Trinidad and Tobago skipper Dwight Yorke will deliver a short message on behalf of this country before kick off in next Saturday’s 2006 World Cup qualifier against Panama following FIFA’s request for the teams to make a public declaration against racism in football.
Yorke is expected back in Trinidad on Sunday to rejoin the team for the live-in camp from Monday straight up until Saturday’s encounter.
The decision by FIFA is part of their initiative to stamp racism out of the sport and a banner reading “Say no to Racism” will be on display at the Hasely Crawford Stadium on the evening. Fans are being urged to come out in their numbers, not only to support the “Warriors” in the vital affair but also to join the fight against racism. Currently the Thierry Henry endorsed black and white anti-racism wristbands are popular while members of the National Team are sporting the red ‘Soca Warrior’ wristbands which fans are being urged to wear as a means of supporting the team and also being a ‘Warrior’ against crime, violence and even racism in T&T. These bands can be purchased at Sports & Games, Sports Master and Sports Outlet shops.
T&T will also take part in the Unity Cup in London next month which is also geared towards breaking racial barriers. Nigeria, Ghana and Jamaica will also take part in the action which takes place at Upton Park from June 11.
Yorke among several other world renowned footballers have been subjected to racist remarks against them with his latest occurrence being the abuse from Blackburn Rovers fans in November 2004.
English-based goalkeeper Shaka Hislop recently received a special award from the Professional Footballers Association for his part in the fight against racism over the years. He was a founder of the “Show Racism the Red Card” campaign since his days at Newcastle United.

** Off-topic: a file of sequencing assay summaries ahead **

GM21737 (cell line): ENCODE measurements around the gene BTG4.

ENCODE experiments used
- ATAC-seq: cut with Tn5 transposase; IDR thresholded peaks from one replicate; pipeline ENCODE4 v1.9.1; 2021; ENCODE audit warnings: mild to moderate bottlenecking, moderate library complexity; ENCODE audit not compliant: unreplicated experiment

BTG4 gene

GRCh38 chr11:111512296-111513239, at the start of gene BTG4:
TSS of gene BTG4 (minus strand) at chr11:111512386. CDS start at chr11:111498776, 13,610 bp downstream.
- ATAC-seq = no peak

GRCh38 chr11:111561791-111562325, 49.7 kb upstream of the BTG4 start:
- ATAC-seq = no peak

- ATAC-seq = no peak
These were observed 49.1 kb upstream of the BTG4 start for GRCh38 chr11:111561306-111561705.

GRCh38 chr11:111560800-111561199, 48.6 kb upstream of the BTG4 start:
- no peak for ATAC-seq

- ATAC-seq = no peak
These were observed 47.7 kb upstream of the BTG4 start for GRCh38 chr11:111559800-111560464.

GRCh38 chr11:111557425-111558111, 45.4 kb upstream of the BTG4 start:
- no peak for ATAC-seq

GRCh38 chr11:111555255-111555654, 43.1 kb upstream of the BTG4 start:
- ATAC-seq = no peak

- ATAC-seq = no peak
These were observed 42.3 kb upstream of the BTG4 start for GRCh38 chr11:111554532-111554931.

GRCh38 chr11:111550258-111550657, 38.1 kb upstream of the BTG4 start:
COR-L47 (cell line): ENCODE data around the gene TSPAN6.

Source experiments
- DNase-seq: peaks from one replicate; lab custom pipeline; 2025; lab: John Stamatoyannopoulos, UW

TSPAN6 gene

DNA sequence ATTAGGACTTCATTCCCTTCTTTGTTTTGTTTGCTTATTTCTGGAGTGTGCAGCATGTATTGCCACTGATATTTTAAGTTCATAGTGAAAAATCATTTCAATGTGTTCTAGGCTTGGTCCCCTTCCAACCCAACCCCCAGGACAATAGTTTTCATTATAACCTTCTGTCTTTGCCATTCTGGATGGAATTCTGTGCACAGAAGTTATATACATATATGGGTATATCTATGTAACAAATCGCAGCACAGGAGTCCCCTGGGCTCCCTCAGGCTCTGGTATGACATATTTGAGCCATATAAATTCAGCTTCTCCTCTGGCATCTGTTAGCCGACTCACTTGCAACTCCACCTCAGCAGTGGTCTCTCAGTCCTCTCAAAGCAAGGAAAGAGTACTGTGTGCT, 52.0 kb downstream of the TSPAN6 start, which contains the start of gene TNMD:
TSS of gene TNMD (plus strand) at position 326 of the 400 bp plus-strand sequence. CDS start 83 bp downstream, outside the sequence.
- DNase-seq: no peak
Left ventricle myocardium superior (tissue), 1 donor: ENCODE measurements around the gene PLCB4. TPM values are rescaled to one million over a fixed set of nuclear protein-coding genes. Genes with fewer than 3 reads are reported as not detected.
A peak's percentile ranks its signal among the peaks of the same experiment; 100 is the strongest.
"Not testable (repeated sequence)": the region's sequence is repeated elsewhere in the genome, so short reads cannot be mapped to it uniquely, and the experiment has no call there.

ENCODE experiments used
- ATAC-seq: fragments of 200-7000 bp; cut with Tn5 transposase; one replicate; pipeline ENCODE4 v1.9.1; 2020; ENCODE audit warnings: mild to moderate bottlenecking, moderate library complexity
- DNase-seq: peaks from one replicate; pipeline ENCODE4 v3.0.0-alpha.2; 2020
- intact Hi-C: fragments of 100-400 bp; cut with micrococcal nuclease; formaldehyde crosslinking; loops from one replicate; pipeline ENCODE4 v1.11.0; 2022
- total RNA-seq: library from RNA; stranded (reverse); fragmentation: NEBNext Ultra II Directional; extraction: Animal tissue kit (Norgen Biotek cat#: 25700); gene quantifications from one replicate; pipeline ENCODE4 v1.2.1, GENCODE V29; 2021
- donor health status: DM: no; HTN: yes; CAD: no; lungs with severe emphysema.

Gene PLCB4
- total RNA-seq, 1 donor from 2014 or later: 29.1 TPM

“Indeed it was an honour to get the award for the efforts that have gone on in the fight against racism. The fact is that it is a problem not just in football but on outside as well and we all have a part to play in getting rid of it especially the fans and it’s great when they can identify with the fight at matches and other events,” Hislop told TTFF Media.
Last October a father and son were convicted after racially abusing Hislop during Pompey's 2-0 win over Manchester United.
He was not aware of the abuse until after it had happened. “There have been some high-profile incidents, like the abuse the England players received in Madrid earlier this year and Dwight Yorke's incident up at Blackburn," he said.
"When I was targeted I was fantastically proud of the way it was dealt with. It was fans who reported it, and the club were very hard in their stance against it. That sends out the right message. But the fact is there is still racism in the game, and all the time there is, the campaign must carry on."